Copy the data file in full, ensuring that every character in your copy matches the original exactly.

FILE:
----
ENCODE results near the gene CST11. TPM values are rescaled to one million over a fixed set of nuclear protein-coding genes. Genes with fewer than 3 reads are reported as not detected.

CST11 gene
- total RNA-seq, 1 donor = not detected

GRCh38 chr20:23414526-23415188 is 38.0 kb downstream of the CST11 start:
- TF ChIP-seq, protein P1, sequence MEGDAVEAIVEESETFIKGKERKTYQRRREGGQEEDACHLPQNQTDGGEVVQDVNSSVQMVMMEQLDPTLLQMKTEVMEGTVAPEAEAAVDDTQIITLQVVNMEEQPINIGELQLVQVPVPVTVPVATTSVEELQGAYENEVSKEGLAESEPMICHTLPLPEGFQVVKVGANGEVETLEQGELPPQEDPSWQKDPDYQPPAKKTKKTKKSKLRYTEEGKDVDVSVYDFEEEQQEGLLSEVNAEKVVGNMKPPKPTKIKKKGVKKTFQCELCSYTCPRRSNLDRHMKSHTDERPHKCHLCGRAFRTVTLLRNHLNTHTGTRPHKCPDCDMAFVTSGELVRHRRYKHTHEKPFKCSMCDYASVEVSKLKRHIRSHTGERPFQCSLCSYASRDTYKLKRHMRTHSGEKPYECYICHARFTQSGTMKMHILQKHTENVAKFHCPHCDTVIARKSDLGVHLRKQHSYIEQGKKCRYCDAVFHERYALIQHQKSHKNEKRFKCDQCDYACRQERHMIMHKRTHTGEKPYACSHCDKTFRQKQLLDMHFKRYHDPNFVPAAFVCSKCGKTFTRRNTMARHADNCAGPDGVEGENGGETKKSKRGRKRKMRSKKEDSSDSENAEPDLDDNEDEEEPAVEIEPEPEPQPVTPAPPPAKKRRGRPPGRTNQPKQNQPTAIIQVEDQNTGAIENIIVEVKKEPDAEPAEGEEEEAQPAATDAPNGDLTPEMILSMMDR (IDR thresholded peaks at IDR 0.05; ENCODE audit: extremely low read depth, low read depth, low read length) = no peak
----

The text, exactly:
ENCODE results near the gene CST11. TPM values are rescaled to one million over a fixed set of nuclear protein-coding genes. Genes with fewer than 3 reads are reported as not detected.

CST11 gene
- total RNA-seq, 1 donor = not detected

GRCh38 chr20:23414526-23415188 is 38.0 kb downstream of the CST11 start:
- TF ChIP-seq, protein P1, sequence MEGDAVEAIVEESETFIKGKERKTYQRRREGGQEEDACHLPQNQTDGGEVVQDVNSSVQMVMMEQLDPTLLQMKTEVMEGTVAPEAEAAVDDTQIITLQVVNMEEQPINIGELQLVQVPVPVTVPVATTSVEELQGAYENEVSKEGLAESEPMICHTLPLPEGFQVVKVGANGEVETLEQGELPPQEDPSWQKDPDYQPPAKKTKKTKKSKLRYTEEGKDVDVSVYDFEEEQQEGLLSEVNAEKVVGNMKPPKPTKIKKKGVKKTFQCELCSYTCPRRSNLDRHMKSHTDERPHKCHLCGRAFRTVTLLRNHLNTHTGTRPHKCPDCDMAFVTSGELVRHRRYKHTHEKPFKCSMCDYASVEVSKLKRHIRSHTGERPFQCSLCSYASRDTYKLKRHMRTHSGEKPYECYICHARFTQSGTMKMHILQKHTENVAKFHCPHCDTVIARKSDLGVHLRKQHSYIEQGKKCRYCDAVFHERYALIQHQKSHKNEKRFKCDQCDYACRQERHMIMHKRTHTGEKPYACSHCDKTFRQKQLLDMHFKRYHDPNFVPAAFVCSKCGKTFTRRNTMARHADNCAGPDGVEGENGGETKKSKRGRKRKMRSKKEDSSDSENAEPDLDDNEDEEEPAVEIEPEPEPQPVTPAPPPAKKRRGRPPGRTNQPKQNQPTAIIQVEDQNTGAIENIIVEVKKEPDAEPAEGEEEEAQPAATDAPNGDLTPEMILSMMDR (IDR thresholded peaks at IDR 0.05; ENCODE audit: extremely low read depth, low read depth, low read length) = no peak